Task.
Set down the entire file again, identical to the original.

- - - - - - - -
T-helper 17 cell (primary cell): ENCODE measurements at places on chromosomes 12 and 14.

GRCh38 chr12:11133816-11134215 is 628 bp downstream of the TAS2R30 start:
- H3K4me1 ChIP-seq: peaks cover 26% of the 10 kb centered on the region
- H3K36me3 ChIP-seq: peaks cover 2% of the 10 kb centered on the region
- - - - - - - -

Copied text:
T-helper 17 cell (primary cell): ENCODE measurements at places on chromosomes 12 and 14.

GRCh38 chr12:11133816-11134215 is 628 bp downstream of the TAS2R30 start:
- H3K4me1 ChIP-seq: peaks cover 26% of the 10 kb centered on the region
- H3K36me3 ChIP-seq: peaks cover 2% of the 10 kb centered on the region